Cannabis and Athletic Performance | The Source Weekly - Bend, Oregon

Cannabis and Athletic Performance

Uncle Spliffy is the nickname of former Portland Trail Blazer and 18-year National Basketball Association-veteran Cliff Robinson. Robinson admits he was blazing while playing for the Blazers in the early 1990s, and says that smoking cannabis helped calm his nerves. Robinson also thinks team doctors should treat player pain with cannabis when indicated.

In the National Football League, America's professional football players use cannabis, either to treat chronic pain or simply to enjoy it. However, like all other professional sports leagues in America, the NFL bans its players from using cannabis. Several former NFL players have called for the league to rescind the ban on cannabis, which assumes that cannabis is not a so-called "performance-enhancing drug."

Although Robinson admits he did not like the Uncle Spliffy nickname at first, he is now using it as a brand name for what he calls "Sports Cannabis," or "marijuana designed for athletes." The brand has not launched yet, but is apparently aimed at helping users enhance their athletic performance. "When you talk about guys playing on a professional level, there's a lot of physical and mental stress that comes with that, and to have something available to you that has health benefits, I don't see the issue with it myself," says Robinson.

Robinson is not the only former athlete who is speaking up about how cannabis has enhanced his athletic performance. Ross Rebagliati won the first gold medal ever awarded for snowboarding, and he too used cannabis while performing as a world-class athlete. Rebagliati says cannabis helps him focus like nothing else can and talks about the value of cannabis for taking away the drudgery and distractions of the elite athlete's highly repetitive daily workout. "All the distractions of your phone, the people next to you working out, it just goes away, and you're just going to pound out the workout," says Rebagliati.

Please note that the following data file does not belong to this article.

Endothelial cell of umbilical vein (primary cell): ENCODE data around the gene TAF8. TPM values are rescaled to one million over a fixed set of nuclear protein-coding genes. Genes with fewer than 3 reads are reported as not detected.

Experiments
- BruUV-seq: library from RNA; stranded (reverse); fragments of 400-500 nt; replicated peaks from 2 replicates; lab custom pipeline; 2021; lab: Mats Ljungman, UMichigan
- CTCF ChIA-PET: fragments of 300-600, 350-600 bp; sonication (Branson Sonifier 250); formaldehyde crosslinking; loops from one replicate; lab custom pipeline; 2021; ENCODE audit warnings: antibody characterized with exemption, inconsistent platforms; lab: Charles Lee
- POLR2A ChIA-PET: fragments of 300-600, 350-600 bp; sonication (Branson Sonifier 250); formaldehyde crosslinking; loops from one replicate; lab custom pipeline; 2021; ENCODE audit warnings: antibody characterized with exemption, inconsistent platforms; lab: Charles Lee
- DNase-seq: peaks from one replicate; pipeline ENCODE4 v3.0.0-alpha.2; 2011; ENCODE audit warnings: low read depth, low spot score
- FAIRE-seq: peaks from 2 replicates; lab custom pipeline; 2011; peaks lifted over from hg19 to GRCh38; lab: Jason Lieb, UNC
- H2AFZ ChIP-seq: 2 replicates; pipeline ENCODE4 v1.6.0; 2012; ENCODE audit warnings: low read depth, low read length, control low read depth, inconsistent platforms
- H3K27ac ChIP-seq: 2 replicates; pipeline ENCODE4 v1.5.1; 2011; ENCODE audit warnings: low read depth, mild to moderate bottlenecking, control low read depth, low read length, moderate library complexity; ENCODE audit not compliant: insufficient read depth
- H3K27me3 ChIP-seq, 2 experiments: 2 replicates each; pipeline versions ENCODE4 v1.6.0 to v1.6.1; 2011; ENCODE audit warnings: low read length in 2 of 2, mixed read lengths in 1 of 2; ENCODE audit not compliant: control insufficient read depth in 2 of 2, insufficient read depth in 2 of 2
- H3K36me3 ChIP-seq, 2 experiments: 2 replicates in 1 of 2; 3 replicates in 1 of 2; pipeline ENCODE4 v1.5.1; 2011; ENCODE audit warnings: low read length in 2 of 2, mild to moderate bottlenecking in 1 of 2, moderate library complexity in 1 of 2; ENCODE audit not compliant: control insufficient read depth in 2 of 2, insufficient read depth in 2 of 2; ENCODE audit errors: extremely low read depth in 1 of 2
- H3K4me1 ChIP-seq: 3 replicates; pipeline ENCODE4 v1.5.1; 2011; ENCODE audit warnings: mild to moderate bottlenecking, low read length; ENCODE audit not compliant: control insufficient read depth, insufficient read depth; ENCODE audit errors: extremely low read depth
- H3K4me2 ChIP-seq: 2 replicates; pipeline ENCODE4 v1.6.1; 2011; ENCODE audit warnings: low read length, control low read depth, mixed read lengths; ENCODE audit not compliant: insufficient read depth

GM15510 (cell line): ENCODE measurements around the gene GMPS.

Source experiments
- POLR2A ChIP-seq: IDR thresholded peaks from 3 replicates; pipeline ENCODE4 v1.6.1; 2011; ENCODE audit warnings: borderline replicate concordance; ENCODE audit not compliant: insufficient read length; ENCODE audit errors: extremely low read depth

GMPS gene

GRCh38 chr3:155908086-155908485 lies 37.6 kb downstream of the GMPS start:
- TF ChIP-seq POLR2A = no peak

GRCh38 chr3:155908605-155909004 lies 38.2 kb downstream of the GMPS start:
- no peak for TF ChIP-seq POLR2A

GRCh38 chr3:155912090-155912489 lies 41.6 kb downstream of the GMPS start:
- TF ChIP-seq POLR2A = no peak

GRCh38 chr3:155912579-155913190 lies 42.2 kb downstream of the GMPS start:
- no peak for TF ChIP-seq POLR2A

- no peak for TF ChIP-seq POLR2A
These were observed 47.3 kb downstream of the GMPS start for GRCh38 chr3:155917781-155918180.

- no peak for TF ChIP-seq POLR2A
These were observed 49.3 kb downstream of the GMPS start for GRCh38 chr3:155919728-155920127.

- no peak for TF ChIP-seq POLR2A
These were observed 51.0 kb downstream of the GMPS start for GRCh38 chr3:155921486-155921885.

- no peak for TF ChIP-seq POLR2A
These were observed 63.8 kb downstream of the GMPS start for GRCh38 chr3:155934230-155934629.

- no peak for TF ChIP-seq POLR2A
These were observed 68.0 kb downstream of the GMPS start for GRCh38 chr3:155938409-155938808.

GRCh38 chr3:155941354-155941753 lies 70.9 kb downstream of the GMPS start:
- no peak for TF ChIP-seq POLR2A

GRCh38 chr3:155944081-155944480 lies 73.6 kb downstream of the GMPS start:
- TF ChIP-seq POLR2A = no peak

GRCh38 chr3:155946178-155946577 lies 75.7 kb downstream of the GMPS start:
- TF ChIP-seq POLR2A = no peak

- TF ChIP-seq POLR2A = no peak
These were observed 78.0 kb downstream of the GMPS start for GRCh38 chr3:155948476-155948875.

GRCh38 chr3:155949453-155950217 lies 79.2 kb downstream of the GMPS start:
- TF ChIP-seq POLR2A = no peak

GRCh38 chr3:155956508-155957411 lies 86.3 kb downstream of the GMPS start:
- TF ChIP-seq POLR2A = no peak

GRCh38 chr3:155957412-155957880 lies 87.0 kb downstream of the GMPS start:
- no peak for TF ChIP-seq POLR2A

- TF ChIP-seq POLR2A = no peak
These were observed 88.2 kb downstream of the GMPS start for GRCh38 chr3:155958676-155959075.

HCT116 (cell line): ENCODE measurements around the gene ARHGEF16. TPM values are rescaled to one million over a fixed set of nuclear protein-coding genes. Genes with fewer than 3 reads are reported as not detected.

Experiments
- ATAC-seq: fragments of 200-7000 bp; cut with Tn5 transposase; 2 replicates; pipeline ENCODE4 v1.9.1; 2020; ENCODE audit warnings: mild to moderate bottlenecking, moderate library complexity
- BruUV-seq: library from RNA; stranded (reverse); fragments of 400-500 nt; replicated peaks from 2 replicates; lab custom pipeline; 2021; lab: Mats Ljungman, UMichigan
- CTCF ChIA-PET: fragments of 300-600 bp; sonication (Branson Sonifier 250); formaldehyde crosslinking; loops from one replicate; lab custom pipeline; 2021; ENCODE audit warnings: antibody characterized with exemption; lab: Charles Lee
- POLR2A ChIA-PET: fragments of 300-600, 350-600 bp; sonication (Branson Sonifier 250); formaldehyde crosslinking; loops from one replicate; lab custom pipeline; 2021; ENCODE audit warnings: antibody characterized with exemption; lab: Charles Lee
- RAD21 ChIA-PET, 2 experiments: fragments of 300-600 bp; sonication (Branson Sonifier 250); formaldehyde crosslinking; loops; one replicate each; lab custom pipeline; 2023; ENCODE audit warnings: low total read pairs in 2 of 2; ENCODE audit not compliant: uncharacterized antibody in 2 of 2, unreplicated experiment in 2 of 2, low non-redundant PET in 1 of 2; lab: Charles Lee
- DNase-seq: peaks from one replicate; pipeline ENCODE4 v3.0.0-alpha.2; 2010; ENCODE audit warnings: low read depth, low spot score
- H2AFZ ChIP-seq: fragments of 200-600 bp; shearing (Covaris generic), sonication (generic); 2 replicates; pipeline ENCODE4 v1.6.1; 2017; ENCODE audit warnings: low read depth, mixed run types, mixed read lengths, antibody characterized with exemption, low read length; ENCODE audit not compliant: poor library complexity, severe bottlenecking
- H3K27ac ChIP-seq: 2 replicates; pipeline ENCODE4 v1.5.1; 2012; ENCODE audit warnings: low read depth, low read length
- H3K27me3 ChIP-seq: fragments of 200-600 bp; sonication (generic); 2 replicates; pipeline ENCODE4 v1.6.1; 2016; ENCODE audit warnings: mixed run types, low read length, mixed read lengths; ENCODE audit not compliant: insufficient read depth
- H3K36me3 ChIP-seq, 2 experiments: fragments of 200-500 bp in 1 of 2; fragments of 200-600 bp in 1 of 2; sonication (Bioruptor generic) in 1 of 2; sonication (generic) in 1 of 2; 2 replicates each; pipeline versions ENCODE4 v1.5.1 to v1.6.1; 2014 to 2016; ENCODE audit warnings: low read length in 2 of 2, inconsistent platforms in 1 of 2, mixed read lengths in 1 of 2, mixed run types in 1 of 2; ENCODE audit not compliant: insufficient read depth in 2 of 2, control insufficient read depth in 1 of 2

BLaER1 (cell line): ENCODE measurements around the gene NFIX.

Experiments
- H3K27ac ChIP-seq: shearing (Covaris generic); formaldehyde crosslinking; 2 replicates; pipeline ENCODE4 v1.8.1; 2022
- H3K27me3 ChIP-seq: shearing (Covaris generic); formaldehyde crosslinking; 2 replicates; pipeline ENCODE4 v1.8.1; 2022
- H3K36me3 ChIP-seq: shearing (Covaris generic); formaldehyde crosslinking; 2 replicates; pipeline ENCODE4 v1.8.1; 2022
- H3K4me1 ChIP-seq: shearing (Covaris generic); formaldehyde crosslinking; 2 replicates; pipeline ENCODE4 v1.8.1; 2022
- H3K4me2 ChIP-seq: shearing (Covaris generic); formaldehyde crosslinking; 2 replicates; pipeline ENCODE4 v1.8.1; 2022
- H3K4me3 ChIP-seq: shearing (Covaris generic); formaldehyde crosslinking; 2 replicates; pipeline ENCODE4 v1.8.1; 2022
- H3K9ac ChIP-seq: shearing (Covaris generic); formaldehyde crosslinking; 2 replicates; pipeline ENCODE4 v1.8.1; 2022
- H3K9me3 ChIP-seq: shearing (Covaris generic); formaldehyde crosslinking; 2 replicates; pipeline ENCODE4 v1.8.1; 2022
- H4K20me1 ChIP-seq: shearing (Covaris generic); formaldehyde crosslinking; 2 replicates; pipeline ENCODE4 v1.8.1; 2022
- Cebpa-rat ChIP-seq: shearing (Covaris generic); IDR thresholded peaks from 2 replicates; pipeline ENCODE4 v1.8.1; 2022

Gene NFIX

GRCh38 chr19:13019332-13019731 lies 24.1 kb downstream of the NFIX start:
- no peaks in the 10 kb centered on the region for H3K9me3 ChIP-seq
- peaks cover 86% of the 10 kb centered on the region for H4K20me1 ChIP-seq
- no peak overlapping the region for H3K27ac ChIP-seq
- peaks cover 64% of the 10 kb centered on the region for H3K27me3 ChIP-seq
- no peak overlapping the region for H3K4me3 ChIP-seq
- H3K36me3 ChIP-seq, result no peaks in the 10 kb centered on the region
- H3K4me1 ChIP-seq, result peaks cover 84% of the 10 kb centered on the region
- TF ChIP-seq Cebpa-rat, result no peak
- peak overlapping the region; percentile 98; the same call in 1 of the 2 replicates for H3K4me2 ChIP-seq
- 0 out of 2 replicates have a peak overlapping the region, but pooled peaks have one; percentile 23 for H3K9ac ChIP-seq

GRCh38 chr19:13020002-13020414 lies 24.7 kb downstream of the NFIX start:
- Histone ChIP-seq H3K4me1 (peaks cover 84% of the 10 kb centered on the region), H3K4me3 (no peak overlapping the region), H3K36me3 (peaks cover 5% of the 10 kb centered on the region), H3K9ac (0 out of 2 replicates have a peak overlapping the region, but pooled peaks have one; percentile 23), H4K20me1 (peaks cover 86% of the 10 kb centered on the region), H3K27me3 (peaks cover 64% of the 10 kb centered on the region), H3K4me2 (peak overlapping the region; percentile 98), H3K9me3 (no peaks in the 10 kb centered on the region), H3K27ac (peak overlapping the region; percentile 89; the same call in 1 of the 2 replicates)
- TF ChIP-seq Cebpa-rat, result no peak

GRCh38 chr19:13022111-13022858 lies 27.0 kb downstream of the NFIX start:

Whereas the NFL does not call cannabis a performance-enhancing drug, the World Anti-Doping Association does. It supports its ban on cannabis by citing studies showing that cannabis can decrease anxiety and increase airflow to the lungs by dilating the bronchial tubes. On the other hand, cannabis has been shown to decrease motor coordination and increase heart rate, which would have a negative impact on performance.

Nevertheless, there is a deep physical connection between cannabis and exercise. During exercise, the body produces endocannabanoids, which are compounds that, among other things, ease pain and elevate mood. These endocannabanoids cause the famous runner's high, and cannabis is thought to work the same way on the brain. The bottom line is that there is very little scientific research on the effect of cannabis on athletic performance, and the true picture will not be known until the federal government eases its ban on cannabis research funding.

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